We all grow up playing
Kids play games that are familiar parts of our cultures. Play endures, even as it appears to change over time. Take, for example, peekaboo. A toddler pokes his head around the edge of an open doorway. We don’t think about it. We just say, “Peekaboo!” The toddler laughs, and so do we. It is fun, natural, something that people just do. Everybody grew up with Peekaboo! We all grow up playing this game.
Play is so much a part of our lives as human beings that we often fail to reflect on the range of our play activities and on what those activities mean for us. For example, Bruner and Sherwood (1976) tell us that that peekaboo begins to teach children social rules about how to interact with others. What other games, like peekaboo, do we play, and why do we play them? What does play like peekaboo, patty-cake, pretend cops and robbers, Crazy Eights, and MORGs (multiplayer online role-playing games) contribute to children’s development?
Our lives are full of play. We have organized sports in our schools and out of them, including soccer for preschoolers and more traditional Little League, gymnastics, and skating programs. There are playgrounds in city parks, facilities for play in shopping malls, and a burgeoning world of play made available through personal computers. Children’s play is thoroughly woven into the fabric of our daily lives, in very visible and organized ways. We are aware of all this play. But how can we think about it? What are our reasons for playing?
Play is described as the foundation for learning and mental health in families.
In this day and age, we engage in some play consciously and for a purpose, for example, when we join a soccer team or go to the theater with friends. We have built play into our lives, creating social institutions for its expression. Play, for human beings, is a set of cultural practices of which we are fully conscious. We all grow up playing many games. Play is a part of our rational thinking, how we plan and think about how we live, especially concerning to the lives of children.
Play can help children to develop these positive dispositions for learning:
- finding an interest
- being willing to explore, experiment and try things out
- knowing how and where to seek help
- being inventive – creating problems, and finding solutions
- being flexible – testing and refining solutions
- being engaged and involved – concentrating, sustaining interest, persevering with a task, even when it is challenging
- making choices and decisions
- making plans and knowing how to carry them out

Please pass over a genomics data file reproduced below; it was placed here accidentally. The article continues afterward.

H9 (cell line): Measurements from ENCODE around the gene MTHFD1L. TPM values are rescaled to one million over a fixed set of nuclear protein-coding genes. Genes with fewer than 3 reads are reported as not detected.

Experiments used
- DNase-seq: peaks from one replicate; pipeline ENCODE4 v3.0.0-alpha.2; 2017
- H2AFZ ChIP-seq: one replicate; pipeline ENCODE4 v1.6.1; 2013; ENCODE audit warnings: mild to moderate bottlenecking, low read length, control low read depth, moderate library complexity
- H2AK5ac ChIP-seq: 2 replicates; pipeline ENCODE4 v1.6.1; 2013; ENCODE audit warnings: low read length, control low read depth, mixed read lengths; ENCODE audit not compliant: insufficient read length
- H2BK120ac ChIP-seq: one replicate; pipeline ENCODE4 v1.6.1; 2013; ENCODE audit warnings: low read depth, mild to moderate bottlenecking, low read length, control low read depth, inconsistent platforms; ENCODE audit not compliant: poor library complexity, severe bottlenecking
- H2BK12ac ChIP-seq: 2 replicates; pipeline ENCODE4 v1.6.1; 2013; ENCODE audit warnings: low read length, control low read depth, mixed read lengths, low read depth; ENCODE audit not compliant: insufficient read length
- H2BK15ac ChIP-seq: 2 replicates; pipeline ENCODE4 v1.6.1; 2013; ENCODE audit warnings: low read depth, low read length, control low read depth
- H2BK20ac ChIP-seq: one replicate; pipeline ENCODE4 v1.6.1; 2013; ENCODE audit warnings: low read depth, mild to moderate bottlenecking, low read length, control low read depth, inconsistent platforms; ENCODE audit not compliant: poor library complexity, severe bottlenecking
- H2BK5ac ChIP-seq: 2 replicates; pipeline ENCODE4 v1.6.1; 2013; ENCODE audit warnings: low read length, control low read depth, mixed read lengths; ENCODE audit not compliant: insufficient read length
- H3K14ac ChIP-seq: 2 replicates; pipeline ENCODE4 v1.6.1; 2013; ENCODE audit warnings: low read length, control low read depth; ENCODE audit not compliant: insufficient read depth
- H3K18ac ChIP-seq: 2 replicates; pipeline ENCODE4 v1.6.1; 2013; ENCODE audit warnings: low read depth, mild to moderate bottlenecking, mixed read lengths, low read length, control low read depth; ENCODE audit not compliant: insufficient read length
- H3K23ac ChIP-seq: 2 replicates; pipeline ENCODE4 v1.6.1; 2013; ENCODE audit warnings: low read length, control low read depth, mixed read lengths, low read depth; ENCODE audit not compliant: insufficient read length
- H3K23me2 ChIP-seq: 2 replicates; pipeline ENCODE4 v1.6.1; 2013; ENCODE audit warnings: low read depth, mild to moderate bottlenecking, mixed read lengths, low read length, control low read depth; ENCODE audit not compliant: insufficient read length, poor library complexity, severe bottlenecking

- playing and working collaboratively with peers and adults
- managing self, managing others
- developing ‘can-do’ orientations to learning
- being resilient – finding alternative strategies if things don’t always go as planned
- understanding the perspectives and emotions of other people.
Children bring their own experiences, culture and personal characteristics to their play. Practitioners need to understand and respond to children’s differences as players just as in every other aspect of their development. The game has great importance in the development of speech. The word follows the play. In the game, the child names the items to play with, names the actions and relationships. In the process of play, the child best manages the space. It moves and masks space, comes into contact with objects in space, and thus actively learns about spatial relationships. The socialization of the child is inseparable from learning and children’s play, that is, learning is inseparable from socialization.
Through play, children establish and build relationships with each other and gain social experiences. Children’s spontaneous drawings should be nurtured. He needs to enjoy fine art, a play of colors and shapes. Some people think that musical art is closer to children than other arts because it is more oriented towards sensibility. The most suitable form of musical creativity in children’s games in which the child uses voice, say, movement, rhythmic speech, musical instruments, etc. In the earliest childhood, the basis for a physically healthy and strong personality is laid. And that is the activity of the child at play. It has a beneficial effect on the development of the organism as a whole. In the process of physical activity, their functions are developed and perfected, which are of great importance for the life of the child in general.
Learning, Playing and Interacting, Good practice in the Early Years Foundation Stage